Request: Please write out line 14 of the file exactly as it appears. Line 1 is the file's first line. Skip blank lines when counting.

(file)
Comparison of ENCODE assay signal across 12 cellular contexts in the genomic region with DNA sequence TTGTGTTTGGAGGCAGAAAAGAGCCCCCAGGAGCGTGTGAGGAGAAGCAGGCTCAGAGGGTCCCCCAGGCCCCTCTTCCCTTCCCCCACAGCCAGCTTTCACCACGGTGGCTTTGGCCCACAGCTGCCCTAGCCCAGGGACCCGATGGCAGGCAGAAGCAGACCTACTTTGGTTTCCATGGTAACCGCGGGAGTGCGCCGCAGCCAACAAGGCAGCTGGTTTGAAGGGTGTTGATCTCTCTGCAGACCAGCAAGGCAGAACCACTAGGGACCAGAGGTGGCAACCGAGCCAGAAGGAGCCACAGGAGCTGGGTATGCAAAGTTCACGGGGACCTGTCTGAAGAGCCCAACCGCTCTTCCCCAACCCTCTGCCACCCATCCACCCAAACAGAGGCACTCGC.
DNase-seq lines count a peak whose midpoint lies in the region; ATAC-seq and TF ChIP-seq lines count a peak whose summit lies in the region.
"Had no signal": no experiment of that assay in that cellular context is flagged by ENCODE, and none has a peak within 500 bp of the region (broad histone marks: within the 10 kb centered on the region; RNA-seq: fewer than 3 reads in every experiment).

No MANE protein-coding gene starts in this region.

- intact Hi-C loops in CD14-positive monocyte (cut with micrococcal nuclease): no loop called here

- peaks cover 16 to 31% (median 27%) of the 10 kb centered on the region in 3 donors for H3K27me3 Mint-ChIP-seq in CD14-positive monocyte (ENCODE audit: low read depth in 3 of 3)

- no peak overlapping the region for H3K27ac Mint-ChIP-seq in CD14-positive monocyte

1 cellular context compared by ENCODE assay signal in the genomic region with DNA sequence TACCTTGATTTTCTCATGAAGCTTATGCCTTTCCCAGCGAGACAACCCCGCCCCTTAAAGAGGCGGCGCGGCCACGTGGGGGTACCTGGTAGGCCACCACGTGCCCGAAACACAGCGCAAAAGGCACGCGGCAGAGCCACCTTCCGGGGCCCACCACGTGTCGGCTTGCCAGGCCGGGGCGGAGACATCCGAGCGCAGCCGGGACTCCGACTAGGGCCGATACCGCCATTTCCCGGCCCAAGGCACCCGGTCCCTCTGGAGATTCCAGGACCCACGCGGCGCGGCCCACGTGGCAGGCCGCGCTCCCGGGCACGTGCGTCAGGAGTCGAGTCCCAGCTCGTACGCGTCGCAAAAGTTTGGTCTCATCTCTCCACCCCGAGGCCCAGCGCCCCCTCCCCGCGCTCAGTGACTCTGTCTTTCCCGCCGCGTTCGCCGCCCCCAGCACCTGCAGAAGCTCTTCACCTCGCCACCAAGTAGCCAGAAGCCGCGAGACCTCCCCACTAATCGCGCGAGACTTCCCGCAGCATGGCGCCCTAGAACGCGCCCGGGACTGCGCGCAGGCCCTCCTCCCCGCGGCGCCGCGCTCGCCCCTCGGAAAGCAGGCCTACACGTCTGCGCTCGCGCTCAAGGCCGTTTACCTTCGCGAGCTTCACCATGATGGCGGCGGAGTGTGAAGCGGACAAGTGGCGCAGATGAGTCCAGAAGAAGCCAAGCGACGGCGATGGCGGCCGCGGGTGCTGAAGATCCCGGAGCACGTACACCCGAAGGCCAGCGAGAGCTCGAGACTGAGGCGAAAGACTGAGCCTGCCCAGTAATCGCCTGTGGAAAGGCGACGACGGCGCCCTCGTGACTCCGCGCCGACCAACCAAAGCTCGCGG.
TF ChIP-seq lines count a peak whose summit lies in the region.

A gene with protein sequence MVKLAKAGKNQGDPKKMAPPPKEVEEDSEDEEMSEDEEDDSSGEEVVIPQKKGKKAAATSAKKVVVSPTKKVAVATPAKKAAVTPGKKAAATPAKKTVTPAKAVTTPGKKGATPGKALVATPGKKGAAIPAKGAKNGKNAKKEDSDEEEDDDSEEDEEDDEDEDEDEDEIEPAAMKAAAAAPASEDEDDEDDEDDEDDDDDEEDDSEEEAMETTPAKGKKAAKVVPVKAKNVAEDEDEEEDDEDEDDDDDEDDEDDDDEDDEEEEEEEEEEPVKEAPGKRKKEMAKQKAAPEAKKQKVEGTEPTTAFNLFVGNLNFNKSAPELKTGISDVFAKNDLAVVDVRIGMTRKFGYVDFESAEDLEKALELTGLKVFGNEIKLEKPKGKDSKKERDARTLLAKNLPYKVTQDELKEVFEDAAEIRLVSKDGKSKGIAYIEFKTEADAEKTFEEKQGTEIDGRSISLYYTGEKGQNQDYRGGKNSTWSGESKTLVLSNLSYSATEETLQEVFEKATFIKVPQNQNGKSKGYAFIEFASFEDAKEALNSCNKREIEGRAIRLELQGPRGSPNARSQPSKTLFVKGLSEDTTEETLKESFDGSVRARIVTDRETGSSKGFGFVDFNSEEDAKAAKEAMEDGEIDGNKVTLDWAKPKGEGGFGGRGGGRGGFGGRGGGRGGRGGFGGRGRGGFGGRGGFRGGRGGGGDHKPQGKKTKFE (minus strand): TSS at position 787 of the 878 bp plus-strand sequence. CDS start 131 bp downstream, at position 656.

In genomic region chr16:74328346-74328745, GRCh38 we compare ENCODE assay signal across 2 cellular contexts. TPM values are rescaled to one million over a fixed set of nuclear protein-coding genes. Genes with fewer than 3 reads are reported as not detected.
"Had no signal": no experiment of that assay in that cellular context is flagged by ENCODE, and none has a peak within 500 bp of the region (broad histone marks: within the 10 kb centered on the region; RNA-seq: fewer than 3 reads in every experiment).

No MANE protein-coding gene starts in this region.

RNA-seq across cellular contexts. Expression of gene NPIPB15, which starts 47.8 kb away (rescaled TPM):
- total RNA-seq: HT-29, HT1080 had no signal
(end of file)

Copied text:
RNA-seq across cellular contexts. Expression of gene NPIPB15, which starts 47.8 kb away (rescaled TPM):